In this review, we will talk about Byword. It is a cross platform (iOS/OSX) text editor with markdown support and publishing capabilities. It has a slick minimalistic design, that removes features that clutter the interface, allowing you to focus on getting your work done.
What hides behind this simple, yet powerful text editor?
Byword delivers without compromises, as it strikes an ideal balance between a tool aimed at power users, and one aimed towards an audience that just needs a basic text editor. For the past year or so, it has been the only text editor on my Mac, despite facing fierce threats from competing apps such as iA Writer, nvALT and WriteRoom.
The main audience that Byword initially captured was Markdown Junkies, who are naturally bloggers and digital publishers who understand advanced HTML formatting within a simple text editor. This enables writers like me, to quickly write, edit and publish articles within the same working environment. Prior to using Byword, I’ve had to manually copy articles into WordPress, and have also used expensive tools like Mars Edit that still didn’t offer the simplicity and ease of Byword.
Byword publishing is a part of Byword premium, which is an in-app purchase separate for iOS and OSX. Publishing platforms that you can post to are:
- WordPress (self-hosted and WordPress.com)
Once you are done with writing your articles, you can simply view the article using the “Preview Markdown” feature located within the settings (or swipe from left in iOS7). After you review your work, you can hit publish and get the article in the same format “as-is” on your blog. In this era of blogging and social media, publish is becoming the “new print”.
OS X version
The OS X counterpart is easily the best one amongst all three (iPhone, iPad, and Mac). Superior keyboard shortcuts, and support for full-screen mode really add to the convenience factor. I’ve noticed that the background in Byword is somehow different, as it doesn’t have a clean white, but rather a “smudgy” white background that really feels smooth on the eyes. Perhaps it sounds too abstract, but you’ll know what I am talking about once you try the app. This is the best background (for a text-editor) that I’ve seen yet, and is one of the main reasons why I moved away from nvALT to Byword, despite the lack of search.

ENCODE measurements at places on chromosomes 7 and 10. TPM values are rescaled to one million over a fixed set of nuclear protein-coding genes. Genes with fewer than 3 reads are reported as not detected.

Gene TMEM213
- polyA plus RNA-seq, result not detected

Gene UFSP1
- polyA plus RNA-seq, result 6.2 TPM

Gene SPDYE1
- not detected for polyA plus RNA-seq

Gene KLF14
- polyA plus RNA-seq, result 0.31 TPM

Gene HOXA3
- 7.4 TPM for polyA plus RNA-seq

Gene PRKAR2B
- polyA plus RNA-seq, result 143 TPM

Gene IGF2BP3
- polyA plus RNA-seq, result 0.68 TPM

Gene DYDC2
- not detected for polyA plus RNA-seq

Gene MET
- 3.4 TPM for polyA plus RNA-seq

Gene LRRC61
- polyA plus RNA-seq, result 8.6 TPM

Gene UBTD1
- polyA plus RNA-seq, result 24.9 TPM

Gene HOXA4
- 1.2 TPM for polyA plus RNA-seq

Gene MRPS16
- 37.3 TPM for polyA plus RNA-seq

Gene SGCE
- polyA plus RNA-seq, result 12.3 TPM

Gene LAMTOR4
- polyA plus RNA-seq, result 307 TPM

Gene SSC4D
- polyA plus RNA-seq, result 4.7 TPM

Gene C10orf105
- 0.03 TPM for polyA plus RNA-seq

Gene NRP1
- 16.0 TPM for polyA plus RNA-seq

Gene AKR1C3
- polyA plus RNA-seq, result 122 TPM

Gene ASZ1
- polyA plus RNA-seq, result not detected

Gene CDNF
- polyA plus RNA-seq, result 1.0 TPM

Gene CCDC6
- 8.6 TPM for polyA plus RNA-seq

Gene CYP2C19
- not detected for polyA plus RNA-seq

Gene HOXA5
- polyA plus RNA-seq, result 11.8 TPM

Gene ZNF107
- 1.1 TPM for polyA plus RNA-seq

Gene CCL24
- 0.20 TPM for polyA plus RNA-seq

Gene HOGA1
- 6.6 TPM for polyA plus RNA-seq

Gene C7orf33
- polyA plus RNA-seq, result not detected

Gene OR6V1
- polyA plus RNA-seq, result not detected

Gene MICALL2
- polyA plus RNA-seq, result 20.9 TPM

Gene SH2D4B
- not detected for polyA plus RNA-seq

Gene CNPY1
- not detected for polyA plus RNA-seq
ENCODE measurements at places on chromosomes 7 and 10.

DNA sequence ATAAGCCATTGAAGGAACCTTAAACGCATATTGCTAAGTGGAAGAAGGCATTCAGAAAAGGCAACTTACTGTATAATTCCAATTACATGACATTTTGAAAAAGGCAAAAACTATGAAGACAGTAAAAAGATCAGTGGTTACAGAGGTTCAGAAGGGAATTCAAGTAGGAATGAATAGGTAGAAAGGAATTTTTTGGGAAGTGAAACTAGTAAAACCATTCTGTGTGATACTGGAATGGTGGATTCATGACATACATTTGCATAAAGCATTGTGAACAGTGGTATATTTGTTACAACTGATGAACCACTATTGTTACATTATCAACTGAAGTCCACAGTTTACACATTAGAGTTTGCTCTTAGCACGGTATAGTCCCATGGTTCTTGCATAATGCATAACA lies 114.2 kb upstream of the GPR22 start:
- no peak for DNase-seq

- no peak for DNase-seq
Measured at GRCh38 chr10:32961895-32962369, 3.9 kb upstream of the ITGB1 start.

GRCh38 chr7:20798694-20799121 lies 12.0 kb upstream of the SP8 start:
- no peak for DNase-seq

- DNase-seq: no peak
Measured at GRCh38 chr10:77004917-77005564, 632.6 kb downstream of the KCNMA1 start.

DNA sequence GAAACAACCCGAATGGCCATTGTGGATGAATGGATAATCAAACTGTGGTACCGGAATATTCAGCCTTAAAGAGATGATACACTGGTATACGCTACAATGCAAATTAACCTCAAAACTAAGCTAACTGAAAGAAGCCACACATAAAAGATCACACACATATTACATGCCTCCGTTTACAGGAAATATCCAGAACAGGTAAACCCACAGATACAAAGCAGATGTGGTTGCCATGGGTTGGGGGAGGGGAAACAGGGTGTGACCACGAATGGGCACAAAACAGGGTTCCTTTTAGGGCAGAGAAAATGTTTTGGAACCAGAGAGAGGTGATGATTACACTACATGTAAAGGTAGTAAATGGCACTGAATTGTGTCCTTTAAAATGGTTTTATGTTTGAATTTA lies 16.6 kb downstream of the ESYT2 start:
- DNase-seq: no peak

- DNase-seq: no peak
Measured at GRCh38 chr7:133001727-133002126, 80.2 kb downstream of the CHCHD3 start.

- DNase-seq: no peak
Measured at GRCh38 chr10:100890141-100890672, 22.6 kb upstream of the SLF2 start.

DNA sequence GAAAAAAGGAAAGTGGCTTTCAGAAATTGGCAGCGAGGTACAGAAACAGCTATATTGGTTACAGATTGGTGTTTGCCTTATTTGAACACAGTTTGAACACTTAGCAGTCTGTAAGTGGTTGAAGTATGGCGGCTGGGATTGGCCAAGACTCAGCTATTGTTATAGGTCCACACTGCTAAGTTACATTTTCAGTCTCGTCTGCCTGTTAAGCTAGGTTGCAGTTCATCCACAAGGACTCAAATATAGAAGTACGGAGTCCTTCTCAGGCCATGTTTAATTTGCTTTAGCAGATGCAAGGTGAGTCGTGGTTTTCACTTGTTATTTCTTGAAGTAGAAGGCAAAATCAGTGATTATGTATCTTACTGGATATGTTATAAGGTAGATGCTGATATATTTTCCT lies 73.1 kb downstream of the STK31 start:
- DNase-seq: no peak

The clear distinction between the mobile counterpart is the extra keyboard row, which takes some getting used to. It seems a little bit cluttered on the iPhone (vertical mode), but is quite awesome on the iPad. The biggest issues I have had with Byword is the poor UX on the iPhone, because everything feels so “packed” and “cluttered” within the little screen. Providing superior iPhone UX is tricky, because devs need to maximize small screen real estate, which can be done only if status bar is removed. On other hand this is not an issue on the iPad.
Updates in iOS7 With Byword 2.1
With the advent of the iOS7, Byword introduced some pretty awesome changes. Here is a short summary of the new and improved goodies:
- iPhone full screen mode in horizontal layout (fixed the previous issue)
- Swipe left for Markdown – this feels like MAGIC!
- Syntax highlighting for iOS – which completely negates any difference between the OSX and mobile version of the app.
- Unified user experience across the platforms
- The best markdown support amongst all text editors
- iOS Text Expander Support
- Ability to publish on numerous platforms
- Dropbox and iCloud support
- Low end iPhone user experience
- High price range for premium (total of 10$ for both platforms, on top of app cost)
- Article’s cannot be edited once published.
If you are a blogger, this app is absolutely going to help you reduce your writing efforts and save you a lot of time.